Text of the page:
They had heard the message "Le moustique danse sur le toit". But still no arms for the groupe Héric. (The groupe had been requested by the maquis état-major to join their neighbouring A.S. groupe 'Bugeaud' but they had refused preferring to remain more autonomous. Downside was they were no longer provided weapons and ammunition.) Hearing of the planned parachute drop and still no arms for them the commander Héric was furious. The two 'visitors' were well informed as to where some of the drops had been planned for. 
One in particular was due in the area around Neuvic and Mussidan, this camp was just on the edge of ours.
We tried to get the two brothers to tell us the co-ordinates of this drop in the hope to be there and profit from it. Finally after what seemed like a never ending discussion they agreed to tell us.
So, we positioned ourselves near the camp and got ready to light the fires for the planes to see. We waited, nerves on edge and ears tuned in to any distant sound of the hum of engines.
At last, some time in between midnight and one in the morning we heard the faint 'ronflements' of distant planes. Immediately we lit the fires and got our torches ready to signal the code to the planes.
We are ready, but it is necessary for the planes to pass near and see us. They turn several times above our heads and then dropped the containers, which contain arms, ammunition, petrol and some essential clothes.
It is impossible to describe our immense joy. Everyone, as quickly as possible, gather all the containers together. Enough material to equip around 200 men.
That night had left us with some unforgettable memories even if it had deprived us of a whole night's sleep.
Now we have some arms, arms that we obtained ourselves by putting into practise the proverb 'help yourself, and the sky will help you!'.
(These arms would be essential to le bataillon Héric in the coming weeks that followed as they fought alongside le groupe Roland against the Germans at Saint-Astier on the 19th and 20th of August.)

Albe, le groupe Héric :
Around a dozen containers fell near us that night. The last one was lost in the woods but then was found. It contained only shoes, all in sizes too small to use!
Fontmarty, who was part of the maquis at Mussidan who should have received the parachute drop joined our Battalion later that year as the combat pushed towards the Atlantic front. He was not amused!

Groupe 'Roland' :
That evening at 9.15 Ici Londres broadcasted "Le Moustique danse... Le Crapaud vole... Le crocodile a la pépie... L'autruche se tape le ventre à terre..." Some of the messages received announcing the many parachute drops destined for our area and for the Corrèze, awaited for so long.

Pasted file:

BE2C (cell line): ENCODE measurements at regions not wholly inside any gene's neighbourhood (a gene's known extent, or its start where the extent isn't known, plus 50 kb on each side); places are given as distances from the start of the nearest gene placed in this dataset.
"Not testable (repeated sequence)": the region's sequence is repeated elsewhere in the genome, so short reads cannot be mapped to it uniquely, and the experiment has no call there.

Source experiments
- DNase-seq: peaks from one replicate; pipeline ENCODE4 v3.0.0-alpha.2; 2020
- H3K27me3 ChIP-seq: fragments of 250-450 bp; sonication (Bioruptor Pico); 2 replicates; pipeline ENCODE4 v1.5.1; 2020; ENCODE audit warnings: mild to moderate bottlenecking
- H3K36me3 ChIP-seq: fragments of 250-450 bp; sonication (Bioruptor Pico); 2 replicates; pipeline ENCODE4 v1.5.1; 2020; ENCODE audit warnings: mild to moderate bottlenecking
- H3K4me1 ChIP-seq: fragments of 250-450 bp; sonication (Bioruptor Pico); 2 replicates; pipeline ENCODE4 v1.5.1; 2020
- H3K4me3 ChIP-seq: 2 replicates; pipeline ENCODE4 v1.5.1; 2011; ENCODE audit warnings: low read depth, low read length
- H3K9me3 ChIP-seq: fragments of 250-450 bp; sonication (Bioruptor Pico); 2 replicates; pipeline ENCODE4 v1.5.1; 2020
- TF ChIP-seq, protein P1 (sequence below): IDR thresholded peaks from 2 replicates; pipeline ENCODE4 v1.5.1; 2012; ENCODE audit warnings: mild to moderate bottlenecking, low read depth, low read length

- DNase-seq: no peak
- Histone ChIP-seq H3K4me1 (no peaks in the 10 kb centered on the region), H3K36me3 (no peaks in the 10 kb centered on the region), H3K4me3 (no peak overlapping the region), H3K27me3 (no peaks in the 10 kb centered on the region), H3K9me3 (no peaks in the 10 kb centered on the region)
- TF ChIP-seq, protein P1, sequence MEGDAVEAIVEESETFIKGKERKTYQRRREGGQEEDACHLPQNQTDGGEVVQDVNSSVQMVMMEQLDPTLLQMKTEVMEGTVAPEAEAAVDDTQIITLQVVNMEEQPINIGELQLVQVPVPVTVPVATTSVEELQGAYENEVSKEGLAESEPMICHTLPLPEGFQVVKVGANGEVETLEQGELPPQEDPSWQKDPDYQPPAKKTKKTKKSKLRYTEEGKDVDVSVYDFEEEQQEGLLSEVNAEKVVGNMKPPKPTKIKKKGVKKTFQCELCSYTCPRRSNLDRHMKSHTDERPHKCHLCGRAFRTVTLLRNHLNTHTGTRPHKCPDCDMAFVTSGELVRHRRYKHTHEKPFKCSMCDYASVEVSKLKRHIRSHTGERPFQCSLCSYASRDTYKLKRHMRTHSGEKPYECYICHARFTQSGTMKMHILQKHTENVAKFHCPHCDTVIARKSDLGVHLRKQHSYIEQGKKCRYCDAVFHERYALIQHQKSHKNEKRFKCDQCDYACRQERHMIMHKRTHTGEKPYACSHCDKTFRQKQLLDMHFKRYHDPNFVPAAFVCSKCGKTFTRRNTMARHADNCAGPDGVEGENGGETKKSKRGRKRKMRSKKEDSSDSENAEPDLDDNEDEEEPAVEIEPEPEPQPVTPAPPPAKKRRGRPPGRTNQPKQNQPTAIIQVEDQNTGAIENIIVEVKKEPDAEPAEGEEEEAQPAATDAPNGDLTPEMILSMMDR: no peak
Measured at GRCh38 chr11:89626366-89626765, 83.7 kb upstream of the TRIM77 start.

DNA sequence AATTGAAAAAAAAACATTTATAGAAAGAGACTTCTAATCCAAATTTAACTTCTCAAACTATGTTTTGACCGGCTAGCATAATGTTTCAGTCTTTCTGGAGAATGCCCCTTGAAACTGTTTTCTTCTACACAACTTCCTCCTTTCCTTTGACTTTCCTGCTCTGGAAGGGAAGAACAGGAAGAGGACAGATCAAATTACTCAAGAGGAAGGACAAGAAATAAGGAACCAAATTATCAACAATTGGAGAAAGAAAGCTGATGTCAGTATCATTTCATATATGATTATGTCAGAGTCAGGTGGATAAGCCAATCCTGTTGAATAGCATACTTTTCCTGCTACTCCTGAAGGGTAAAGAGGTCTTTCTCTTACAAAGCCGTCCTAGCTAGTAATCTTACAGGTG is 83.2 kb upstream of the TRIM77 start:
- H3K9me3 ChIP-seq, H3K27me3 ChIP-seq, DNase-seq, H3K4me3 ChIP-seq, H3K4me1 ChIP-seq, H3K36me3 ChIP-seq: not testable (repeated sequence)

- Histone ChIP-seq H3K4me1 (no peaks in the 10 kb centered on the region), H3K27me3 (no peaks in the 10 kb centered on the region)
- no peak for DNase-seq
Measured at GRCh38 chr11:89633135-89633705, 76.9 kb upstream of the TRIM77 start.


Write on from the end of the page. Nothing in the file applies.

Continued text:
Extract from Scènes de la vie du maquis' by Henri Nanot :

Suddenly, the parachute drops started. The multi-coloured parachutes filled the blue sky. It was a magical spectacle. The only sound came from the men on the ground who didn't know whether to rush forward to the parachutes or safely stand and watch the spectacle.

Every now and then a heavy container would land just a few metres from them. The first to land fell quickly as their parachutes had not opened properly and made a deep hole in the ground, all the containers stayed intact due to their strong construction. These could have killed someone outright but fortunately there were no such accidents.

The containers that came down with parachutes posed no danger as they came down slowly.
As the men approached the containers they forgot to watch out for others falling above them.
There were so many parachutes coming down they resembled coloured snow falling from the sky.
Each section was appointed a stretch of land agreed in advance. The last bombers went over the horizon and six fighter planes appeared to sparkle as they followed close behind.
All the parachutes were folded up and the containers put together in a pile.
The sight of this huge deployment of Allied air forces would give everyone hope of the imminent collapse of the Nazis.

Extract from Histoire d'un groupe franc du maquis de Dordogne by Jean Bart :

Aux armes! Aux armes!
It is the 13th of july and 9.15 in the evening. On the radio 'Ici Londres' broadcasts -
"Here are some personal messages" :
"Le Moustique danse..."
"Le crapaud vole..."
"Le crocodile a la pépie..."
"L'autruche se tape le ventre à terre..."
These few phrases with no apparent signification and incomprehensible to most of the people listening, announced at long last the imminent arrival of arms, in great need for so long.
Some of these messages had already been broadcasted on the radio, but never before had they given us such hope. On the day that followed, the 14th July, the planes of our friends and allies flew over the Dordogne and even more over the Corrèze.
On this day, the arms rained down from the sky and put joy in all our hearts. They were so welcome.